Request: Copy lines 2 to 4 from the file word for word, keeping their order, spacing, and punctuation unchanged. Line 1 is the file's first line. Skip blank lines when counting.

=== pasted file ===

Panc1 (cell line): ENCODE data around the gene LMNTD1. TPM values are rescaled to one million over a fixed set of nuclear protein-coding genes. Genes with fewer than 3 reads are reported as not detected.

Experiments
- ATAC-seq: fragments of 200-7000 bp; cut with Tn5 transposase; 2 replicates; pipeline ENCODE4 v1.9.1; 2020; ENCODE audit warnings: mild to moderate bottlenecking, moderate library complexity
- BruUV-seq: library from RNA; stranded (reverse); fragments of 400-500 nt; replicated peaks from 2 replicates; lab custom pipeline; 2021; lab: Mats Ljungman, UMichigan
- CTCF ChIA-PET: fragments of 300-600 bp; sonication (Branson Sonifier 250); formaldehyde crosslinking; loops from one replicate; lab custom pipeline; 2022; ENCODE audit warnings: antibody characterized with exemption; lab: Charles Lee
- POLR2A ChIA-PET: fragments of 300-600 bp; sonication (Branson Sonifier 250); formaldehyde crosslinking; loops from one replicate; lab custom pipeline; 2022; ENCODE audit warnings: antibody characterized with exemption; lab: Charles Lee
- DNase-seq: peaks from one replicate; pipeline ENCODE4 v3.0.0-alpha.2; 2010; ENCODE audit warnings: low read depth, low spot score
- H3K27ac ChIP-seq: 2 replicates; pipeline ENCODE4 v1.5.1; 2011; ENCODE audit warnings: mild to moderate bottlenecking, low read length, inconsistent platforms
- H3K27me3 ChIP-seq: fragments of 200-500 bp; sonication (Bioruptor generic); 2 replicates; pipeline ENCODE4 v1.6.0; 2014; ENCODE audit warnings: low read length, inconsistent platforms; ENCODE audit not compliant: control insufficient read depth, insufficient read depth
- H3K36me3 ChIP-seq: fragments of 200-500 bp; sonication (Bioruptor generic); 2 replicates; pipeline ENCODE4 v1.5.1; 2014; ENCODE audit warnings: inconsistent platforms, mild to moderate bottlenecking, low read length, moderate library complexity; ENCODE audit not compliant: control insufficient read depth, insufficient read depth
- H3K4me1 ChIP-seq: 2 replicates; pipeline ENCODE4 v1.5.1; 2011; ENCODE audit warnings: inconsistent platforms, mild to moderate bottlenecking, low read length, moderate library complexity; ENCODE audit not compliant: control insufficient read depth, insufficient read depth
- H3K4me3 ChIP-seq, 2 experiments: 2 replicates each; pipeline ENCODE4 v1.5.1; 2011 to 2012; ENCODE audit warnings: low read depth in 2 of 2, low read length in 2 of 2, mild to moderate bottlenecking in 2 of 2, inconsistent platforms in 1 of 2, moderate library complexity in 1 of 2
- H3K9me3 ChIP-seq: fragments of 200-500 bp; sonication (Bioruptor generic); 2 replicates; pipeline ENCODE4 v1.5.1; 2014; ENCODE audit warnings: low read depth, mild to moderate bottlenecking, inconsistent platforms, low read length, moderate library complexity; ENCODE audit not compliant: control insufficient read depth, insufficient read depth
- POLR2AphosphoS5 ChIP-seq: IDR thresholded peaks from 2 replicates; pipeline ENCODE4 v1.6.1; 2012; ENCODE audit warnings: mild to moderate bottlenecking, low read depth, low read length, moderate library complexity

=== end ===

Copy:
Experiments
- ATAC-seq: fragments of 200-7000 bp; cut with Tn5 transposase; 2 replicates; pipeline ENCODE4 v1.9.1; 2020; ENCODE audit warnings: mild to moderate bottlenecking, moderate library complexity
- BruUV-seq: library from RNA; stranded (reverse); fragments of 400-500 nt; replicated peaks from 2 replicates; lab custom pipeline; 2021; lab: Mats Ljungman, UMichigan